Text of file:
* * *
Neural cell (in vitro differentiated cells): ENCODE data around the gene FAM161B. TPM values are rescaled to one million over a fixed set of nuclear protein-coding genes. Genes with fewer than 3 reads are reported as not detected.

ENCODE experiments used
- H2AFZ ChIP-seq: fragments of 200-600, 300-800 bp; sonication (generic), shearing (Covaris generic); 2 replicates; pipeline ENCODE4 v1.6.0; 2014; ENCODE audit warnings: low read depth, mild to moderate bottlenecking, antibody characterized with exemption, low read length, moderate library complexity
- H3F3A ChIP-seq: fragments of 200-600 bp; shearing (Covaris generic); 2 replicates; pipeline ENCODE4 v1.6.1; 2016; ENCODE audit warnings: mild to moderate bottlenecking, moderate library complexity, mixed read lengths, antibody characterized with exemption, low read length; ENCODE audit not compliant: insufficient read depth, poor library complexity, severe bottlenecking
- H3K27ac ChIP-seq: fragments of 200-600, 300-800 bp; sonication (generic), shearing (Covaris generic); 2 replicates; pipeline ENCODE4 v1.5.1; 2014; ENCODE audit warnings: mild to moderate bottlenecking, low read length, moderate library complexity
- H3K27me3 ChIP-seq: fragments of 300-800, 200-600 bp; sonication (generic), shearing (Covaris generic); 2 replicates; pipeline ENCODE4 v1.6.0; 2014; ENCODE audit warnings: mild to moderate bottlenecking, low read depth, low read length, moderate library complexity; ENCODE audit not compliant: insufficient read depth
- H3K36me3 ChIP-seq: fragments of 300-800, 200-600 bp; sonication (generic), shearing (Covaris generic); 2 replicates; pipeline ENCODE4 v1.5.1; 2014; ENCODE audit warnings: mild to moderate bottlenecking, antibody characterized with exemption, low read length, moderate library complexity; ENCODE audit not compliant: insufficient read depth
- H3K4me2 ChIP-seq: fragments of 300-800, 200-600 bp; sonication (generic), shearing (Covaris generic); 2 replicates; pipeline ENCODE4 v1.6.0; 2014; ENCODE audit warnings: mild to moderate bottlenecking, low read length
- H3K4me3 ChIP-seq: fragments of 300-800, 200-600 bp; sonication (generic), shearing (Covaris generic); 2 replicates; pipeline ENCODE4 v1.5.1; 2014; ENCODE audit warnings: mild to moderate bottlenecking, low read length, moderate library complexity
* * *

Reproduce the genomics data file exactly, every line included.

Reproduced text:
Neural cell (in vitro differentiated cells): ENCODE data around the gene FAM161B. TPM values are rescaled to one million over a fixed set of nuclear protein-coding genes. Genes with fewer than 3 reads are reported as not detected.

ENCODE experiments used
- H2AFZ ChIP-seq: fragments of 200-600, 300-800 bp; sonication (generic), shearing (Covaris generic); 2 replicates; pipeline ENCODE4 v1.6.0; 2014; ENCODE audit warnings: low read depth, mild to moderate bottlenecking, antibody characterized with exemption, low read length, moderate library complexity
- H3F3A ChIP-seq: fragments of 200-600 bp; shearing (Covaris generic); 2 replicates; pipeline ENCODE4 v1.6.1; 2016; ENCODE audit warnings: mild to moderate bottlenecking, moderate library complexity, mixed read lengths, antibody characterized with exemption, low read length; ENCODE audit not compliant: insufficient read depth, poor library complexity, severe bottlenecking
- H3K27ac ChIP-seq: fragments of 200-600, 300-800 bp; sonication (generic), shearing (Covaris generic); 2 replicates; pipeline ENCODE4 v1.5.1; 2014; ENCODE audit warnings: mild to moderate bottlenecking, low read length, moderate library complexity
- H3K27me3 ChIP-seq: fragments of 300-800, 200-600 bp; sonication (generic), shearing (Covaris generic); 2 replicates; pipeline ENCODE4 v1.6.0; 2014; ENCODE audit warnings: mild to moderate bottlenecking, low read depth, low read length, moderate library complexity; ENCODE audit not compliant: insufficient read depth
- H3K36me3 ChIP-seq: fragments of 300-800, 200-600 bp; sonication (generic), shearing (Covaris generic); 2 replicates; pipeline ENCODE4 v1.5.1; 2014; ENCODE audit warnings: mild to moderate bottlenecking, antibody characterized with exemption, low read length, moderate library complexity; ENCODE audit not compliant: insufficient read depth
- H3K4me2 ChIP-seq: fragments of 300-800, 200-600 bp; sonication (generic), shearing (Covaris generic); 2 replicates; pipeline ENCODE4 v1.6.0; 2014; ENCODE audit warnings: mild to moderate bottlenecking, low read length
- H3K4me3 ChIP-seq: fragments of 300-800, 200-600 bp; sonication (generic), shearing (Covaris generic); 2 replicates; pipeline ENCODE4 v1.5.1; 2014; ENCODE audit warnings: mild to moderate bottlenecking, low read length, moderate library complexity